Matt Doll, Minnesota Environmental Partnership
Yesterday, on June 12, the Minnesota Legislature reconvened for a Special Session, as they were legally required to do owing to laws concerning Governor Walz’s emergency declaration. The Republican-controlled Senate has indicated that they only plan to stay in session until next Friday, leaving less than a week remaining to work out legislation on police accountability, the continuing health and economic crisis, and bonding, as well as unfinished business.
This seems a very limited span of time to address the broad array of issues facing Minnesotans, but MEP and our partners are focusing our effort with the time we have. As we wrote last week, we’re especially concerned with legislation to create a racially just future for Minnesotans, and with the bonding bill, which is an opportunity to help support thriving, resilient, healthy communities, and do our part for climate action.
With a struggling economy that is squeezing state and local budgets, this year’s bonding bill is especially critical, and as Bradley Peterson of the Coalition of Greater Minnesota Cities argues, the bill should be big. Borrowing funds inexpensively now will stave off economic hurt and environmental damage in the mid- and long-term.
What the bonding bill should do
This bill should first and foremost meet the most urgent needs of struggling communities. Amid the recent unrest in Minneapolis and St. Paul in the aftermath of George Floyd’s death, a number of buildings were damaged in underserved communities. The bonding bill can provide funds to these communities to help residents reimagine and shape the rebuilding of their spaces in an equitable way. In this case, the state can help effect just changes without imposing top-down decisions on communities that have historically borne the brunt of racial injustice.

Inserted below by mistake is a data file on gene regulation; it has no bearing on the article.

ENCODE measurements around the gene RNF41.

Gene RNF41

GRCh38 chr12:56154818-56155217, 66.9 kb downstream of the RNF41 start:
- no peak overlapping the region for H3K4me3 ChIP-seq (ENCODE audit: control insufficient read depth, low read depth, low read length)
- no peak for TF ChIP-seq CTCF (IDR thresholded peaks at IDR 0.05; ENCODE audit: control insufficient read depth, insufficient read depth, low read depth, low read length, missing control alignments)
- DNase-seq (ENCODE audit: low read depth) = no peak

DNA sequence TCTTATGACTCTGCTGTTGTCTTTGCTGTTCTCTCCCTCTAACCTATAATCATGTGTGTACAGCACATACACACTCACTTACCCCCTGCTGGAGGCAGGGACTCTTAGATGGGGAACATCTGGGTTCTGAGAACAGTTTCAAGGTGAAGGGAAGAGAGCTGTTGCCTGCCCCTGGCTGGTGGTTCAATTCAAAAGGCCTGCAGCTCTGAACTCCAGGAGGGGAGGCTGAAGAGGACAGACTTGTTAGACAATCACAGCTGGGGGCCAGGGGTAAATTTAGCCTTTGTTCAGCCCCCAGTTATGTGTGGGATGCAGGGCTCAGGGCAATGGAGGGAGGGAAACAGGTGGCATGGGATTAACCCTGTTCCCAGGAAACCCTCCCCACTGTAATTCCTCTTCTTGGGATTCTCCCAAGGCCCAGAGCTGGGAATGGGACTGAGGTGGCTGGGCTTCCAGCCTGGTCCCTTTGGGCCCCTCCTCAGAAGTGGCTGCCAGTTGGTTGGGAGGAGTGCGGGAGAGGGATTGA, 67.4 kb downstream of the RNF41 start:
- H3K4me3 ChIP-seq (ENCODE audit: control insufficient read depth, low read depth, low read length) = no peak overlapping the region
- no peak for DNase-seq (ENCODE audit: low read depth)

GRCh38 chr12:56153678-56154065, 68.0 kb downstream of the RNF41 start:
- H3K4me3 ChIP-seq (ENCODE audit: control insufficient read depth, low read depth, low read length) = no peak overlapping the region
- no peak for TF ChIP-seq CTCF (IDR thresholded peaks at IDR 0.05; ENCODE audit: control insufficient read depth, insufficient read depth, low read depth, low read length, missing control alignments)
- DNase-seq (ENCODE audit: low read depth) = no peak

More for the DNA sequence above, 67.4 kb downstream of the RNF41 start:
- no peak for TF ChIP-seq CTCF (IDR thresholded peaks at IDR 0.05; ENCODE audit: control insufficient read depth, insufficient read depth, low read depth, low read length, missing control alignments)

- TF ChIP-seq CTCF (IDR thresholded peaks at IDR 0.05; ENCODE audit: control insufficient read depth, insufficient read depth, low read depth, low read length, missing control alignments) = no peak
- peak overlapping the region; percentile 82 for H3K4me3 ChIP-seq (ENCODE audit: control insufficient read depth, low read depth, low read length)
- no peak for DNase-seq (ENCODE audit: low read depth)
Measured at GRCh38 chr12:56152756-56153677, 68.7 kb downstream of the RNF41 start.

Also key to environmental justice is investing in public transit. Minnesotans deserve to have accessible, affordable, clean options for getting to jobs, school, and other places. And while concerns about the spread of COVID-19 have caused many people to avoid trains and buses, studies in other countries have found encouraging signs that taking transit may be no more dangerous than any other public activity, and safer than spending time in an office or restaurant. Minnesota should not be scaling back our investment in clean transportation – MEP is advocating for $75 million in bonding for bus rapid transit in the Metro Area and $10 million for transit infrastructure in greater Minnesota.
We’ve written previously about how bonding can help provide safe water infrastructure to thousands of Minnesotans; that’s why MEP and a number of aligned organizations publicly launched the Fix the Pipes alliance last month. There is broad, bipartisan support for using bonding to upgrade Minnesota’s water systems, though we encourage Minnesotans to contact their legislators on this issue. We’re asking for at least $300 million for water infrastructure in Minnesota, and requesting that powered facilities run on renewable energy to save communities money and cut emissions.
Finally, with Minnesota farms facing economic and environmental crises, we’re asking for $55 million for programs that help farmers and land managers conserve and protect land to help mitigate climate change. This is an opportunity to help Minnesota’s land use sector go from a carbon emitter to a carbon absorber, while strengthening our vital soil and water resources.
All of these bonding projects are not only investments in Minnesota’s “stuff,” they are also jobs programs. These dollars mean jobs for pipefitters, engineers, bus drivers, electricians, farmers, retailers, and more. They can help light our way out of the COVID-19 recession and emerge as a stronger, healthier, more equitable state on the other side. Over the next six days, we will keep working to make sure lawmakers see the necessity for these bold solutions.